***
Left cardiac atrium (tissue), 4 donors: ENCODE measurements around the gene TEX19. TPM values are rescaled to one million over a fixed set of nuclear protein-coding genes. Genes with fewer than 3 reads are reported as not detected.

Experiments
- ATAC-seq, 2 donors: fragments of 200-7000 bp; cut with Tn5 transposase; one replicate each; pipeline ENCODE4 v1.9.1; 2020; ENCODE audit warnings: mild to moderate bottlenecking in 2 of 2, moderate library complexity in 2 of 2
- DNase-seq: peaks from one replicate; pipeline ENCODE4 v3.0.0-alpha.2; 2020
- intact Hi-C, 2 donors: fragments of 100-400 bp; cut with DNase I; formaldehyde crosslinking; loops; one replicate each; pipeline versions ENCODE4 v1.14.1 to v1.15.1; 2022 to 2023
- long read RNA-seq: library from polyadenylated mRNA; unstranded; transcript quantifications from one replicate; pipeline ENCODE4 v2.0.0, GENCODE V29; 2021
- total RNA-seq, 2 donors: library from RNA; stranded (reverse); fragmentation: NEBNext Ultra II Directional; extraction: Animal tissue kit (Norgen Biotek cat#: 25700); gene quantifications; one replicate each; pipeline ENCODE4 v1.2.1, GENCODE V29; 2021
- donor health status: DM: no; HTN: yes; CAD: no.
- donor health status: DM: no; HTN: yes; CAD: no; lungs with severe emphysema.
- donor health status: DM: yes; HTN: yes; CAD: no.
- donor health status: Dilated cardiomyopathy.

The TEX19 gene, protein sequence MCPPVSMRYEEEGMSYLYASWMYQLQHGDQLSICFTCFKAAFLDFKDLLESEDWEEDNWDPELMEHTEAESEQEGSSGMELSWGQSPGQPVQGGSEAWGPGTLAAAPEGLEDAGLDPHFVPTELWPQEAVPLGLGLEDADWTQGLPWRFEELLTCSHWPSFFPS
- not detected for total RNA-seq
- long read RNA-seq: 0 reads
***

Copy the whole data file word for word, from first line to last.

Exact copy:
Left cardiac atrium (tissue), 4 donors: ENCODE measurements around the gene TEX19. TPM values are rescaled to one million over a fixed set of nuclear protein-coding genes. Genes with fewer than 3 reads are reported as not detected.

Experiments
- ATAC-seq, 2 donors: fragments of 200-7000 bp; cut with Tn5 transposase; one replicate each; pipeline ENCODE4 v1.9.1; 2020; ENCODE audit warnings: mild to moderate bottlenecking in 2 of 2, moderate library complexity in 2 of 2
- DNase-seq: peaks from one replicate; pipeline ENCODE4 v3.0.0-alpha.2; 2020
- intact Hi-C, 2 donors: fragments of 100-400 bp; cut with DNase I; formaldehyde crosslinking; loops; one replicate each; pipeline versions ENCODE4 v1.14.1 to v1.15.1; 2022 to 2023
- long read RNA-seq: library from polyadenylated mRNA; unstranded; transcript quantifications from one replicate; pipeline ENCODE4 v2.0.0, GENCODE V29; 2021
- total RNA-seq, 2 donors: library from RNA; stranded (reverse); fragmentation: NEBNext Ultra II Directional; extraction: Animal tissue kit (Norgen Biotek cat#: 25700); gene quantifications; one replicate each; pipeline ENCODE4 v1.2.1, GENCODE V29; 2021
- donor health status: DM: no; HTN: yes; CAD: no.
- donor health status: DM: no; HTN: yes; CAD: no; lungs with severe emphysema.
- donor health status: DM: yes; HTN: yes; CAD: no.
- donor health status: Dilated cardiomyopathy.

The TEX19 gene, protein sequence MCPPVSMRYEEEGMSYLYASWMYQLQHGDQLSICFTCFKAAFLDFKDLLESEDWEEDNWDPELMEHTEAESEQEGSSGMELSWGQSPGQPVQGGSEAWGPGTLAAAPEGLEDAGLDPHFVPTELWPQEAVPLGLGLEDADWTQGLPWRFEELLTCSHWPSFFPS
- not detected for total RNA-seq
- long read RNA-seq: 0 reads